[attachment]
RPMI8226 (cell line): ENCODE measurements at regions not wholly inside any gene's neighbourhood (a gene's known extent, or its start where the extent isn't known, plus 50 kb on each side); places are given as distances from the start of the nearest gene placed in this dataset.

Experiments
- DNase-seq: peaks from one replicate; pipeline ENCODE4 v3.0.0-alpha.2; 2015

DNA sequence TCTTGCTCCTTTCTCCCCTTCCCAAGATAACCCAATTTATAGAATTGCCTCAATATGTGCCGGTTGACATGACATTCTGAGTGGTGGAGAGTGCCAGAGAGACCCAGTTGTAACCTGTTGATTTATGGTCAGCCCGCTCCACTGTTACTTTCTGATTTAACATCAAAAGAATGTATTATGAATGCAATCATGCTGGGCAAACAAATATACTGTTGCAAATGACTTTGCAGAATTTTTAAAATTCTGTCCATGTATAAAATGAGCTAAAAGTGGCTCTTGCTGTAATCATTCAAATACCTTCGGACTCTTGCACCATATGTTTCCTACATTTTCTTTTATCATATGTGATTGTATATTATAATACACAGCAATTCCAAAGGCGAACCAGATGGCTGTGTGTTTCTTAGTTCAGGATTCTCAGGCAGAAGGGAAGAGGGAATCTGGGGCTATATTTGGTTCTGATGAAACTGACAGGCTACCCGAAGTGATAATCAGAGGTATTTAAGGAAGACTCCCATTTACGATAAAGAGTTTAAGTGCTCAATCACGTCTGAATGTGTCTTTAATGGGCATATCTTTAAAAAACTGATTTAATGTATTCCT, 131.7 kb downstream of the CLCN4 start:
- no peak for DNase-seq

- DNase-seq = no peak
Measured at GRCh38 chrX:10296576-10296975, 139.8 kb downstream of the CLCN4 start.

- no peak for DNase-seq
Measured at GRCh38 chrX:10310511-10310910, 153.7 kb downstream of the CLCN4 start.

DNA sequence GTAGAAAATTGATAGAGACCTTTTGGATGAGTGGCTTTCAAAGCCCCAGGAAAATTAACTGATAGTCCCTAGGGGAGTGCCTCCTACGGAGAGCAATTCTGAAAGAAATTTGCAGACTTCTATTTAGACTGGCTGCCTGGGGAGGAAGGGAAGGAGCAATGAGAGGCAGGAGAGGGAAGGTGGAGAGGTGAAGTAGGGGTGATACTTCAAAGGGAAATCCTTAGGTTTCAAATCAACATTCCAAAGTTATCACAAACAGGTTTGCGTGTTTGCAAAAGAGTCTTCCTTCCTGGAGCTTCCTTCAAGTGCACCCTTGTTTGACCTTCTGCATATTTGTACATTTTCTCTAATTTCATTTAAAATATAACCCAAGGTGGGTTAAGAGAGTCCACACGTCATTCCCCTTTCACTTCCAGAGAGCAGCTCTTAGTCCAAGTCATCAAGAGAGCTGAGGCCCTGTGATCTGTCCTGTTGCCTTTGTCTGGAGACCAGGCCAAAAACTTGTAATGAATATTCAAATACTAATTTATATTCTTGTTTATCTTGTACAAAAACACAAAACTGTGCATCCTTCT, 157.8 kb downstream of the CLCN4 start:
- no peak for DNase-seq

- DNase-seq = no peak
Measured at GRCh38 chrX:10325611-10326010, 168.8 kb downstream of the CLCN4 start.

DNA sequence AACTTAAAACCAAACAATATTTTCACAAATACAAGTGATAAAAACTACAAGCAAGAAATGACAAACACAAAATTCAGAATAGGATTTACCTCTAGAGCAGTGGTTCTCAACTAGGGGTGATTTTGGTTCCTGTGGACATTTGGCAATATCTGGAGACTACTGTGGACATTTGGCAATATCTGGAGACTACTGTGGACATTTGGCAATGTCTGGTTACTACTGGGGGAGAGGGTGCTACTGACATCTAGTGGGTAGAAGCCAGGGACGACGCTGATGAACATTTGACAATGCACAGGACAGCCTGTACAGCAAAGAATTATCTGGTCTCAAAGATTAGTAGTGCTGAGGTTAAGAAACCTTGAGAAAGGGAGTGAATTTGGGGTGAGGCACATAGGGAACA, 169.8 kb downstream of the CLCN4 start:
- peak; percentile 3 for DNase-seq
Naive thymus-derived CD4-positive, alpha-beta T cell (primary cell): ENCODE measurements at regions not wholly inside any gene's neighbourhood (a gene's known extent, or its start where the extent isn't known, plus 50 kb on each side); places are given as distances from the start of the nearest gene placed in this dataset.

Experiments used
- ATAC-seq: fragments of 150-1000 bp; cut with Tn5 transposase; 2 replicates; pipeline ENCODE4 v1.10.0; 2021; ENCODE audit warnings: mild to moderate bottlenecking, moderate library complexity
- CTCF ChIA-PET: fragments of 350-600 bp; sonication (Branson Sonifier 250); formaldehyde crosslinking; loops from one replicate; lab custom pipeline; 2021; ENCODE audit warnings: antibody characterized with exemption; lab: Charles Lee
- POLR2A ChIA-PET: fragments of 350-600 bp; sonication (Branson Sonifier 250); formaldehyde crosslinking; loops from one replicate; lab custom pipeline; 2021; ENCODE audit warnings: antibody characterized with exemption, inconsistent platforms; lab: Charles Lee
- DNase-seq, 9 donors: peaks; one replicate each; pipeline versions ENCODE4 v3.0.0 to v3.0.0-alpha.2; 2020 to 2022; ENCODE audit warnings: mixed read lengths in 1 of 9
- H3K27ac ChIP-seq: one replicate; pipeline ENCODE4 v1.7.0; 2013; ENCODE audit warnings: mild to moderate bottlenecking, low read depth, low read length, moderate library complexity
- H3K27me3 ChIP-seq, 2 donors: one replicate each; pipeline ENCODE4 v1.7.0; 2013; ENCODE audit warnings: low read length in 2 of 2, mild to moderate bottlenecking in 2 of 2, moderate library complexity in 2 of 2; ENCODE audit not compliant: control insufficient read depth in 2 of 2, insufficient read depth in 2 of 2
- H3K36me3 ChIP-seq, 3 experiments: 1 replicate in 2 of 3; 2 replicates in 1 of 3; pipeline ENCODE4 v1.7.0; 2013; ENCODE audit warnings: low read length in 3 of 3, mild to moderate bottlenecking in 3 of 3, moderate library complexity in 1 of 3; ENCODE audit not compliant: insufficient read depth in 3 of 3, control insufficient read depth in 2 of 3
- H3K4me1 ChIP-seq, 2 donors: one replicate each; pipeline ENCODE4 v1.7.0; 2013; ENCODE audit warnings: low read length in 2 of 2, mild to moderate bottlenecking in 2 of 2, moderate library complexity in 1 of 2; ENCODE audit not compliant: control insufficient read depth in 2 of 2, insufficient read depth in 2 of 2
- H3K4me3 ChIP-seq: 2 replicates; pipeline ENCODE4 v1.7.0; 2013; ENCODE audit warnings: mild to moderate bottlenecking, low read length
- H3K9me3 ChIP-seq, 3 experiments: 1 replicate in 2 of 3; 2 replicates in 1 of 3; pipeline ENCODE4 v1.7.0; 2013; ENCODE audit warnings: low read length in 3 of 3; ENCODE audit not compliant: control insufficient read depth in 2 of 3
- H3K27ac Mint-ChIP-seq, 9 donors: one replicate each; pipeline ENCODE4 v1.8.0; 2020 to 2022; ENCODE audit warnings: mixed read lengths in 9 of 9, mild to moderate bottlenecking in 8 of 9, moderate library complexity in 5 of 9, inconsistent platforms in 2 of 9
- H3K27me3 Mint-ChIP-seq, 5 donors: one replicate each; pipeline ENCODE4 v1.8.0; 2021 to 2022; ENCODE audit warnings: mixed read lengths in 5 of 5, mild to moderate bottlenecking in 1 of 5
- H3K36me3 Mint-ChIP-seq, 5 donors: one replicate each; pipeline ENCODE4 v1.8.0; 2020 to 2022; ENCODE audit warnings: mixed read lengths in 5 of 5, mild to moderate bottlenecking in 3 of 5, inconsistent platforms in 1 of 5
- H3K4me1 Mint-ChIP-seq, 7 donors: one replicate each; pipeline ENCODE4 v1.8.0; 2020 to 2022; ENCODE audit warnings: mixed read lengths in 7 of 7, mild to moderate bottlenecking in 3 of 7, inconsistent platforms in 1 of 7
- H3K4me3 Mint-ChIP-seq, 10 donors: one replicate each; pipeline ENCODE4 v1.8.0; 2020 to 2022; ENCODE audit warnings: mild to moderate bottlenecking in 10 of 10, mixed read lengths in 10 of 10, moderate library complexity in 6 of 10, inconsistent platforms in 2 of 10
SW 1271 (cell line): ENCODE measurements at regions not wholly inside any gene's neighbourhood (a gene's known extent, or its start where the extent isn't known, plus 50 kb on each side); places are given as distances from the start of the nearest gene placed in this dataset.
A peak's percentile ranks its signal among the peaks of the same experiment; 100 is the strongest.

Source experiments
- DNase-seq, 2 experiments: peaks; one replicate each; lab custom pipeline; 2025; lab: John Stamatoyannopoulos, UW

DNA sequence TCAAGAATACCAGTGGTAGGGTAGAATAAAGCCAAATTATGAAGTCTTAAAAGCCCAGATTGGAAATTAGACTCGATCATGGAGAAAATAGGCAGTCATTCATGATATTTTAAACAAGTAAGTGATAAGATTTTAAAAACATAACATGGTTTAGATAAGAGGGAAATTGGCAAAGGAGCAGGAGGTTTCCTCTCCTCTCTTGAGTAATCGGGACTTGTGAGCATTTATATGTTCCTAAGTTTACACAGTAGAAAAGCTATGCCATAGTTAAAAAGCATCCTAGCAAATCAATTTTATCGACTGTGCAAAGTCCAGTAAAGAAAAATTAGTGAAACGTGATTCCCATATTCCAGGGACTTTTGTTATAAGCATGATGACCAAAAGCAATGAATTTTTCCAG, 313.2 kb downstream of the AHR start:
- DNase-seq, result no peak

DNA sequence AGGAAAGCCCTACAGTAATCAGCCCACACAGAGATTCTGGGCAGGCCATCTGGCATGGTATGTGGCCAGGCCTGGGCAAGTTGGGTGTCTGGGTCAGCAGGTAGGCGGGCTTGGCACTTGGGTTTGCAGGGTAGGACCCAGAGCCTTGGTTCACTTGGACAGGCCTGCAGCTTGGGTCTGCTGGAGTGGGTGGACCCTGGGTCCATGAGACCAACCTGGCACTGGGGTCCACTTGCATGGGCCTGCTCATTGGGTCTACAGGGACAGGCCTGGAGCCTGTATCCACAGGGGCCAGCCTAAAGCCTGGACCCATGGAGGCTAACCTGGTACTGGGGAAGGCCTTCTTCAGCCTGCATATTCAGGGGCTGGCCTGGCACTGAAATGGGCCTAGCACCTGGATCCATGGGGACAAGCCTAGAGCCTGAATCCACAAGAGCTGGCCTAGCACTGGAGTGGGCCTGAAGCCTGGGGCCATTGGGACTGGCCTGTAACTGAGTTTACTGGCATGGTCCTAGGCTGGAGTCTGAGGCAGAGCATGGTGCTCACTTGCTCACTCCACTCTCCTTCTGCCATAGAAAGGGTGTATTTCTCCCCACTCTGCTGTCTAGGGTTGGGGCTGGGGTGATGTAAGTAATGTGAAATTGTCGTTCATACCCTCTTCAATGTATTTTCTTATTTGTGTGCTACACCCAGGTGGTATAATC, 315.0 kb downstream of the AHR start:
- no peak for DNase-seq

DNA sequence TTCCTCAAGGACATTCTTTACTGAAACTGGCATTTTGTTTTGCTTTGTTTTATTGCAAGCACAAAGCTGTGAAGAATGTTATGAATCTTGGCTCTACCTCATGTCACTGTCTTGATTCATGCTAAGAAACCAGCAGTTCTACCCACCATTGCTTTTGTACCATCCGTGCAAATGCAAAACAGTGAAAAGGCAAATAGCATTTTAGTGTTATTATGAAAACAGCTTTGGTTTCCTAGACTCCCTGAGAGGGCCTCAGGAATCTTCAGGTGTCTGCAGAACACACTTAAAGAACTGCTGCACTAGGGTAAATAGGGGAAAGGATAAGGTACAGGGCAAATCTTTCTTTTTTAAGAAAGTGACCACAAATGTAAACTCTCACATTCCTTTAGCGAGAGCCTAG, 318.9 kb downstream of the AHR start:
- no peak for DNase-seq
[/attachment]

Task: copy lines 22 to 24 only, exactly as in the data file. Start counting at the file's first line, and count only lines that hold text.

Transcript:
- H3K27ac ChIP-seq: one replicate; pipeline ENCODE4 v1.7.0; 2013; ENCODE audit warnings: mild to moderate bottlenecking, low read depth, low read length, moderate library complexity
- H3K27me3 ChIP-seq, 2 donors: one replicate each; pipeline ENCODE4 v1.7.0; 2013; ENCODE audit warnings: low read length in 2 of 2, mild to moderate bottlenecking in 2 of 2, moderate library complexity in 2 of 2; ENCODE audit not compliant: control insufficient read depth in 2 of 2, insufficient read depth in 2 of 2
- H3K36me3 ChIP-seq, 3 experiments: 1 replicate in 2 of 3; 2 replicates in 1 of 3; pipeline ENCODE4 v1.7.0; 2013; ENCODE audit warnings: low read length in 3 of 3, mild to moderate bottlenecking in 3 of 3, moderate library complexity in 1 of 3; ENCODE audit not compliant: insufficient read depth in 3 of 3, control insufficient read depth in 2 of 3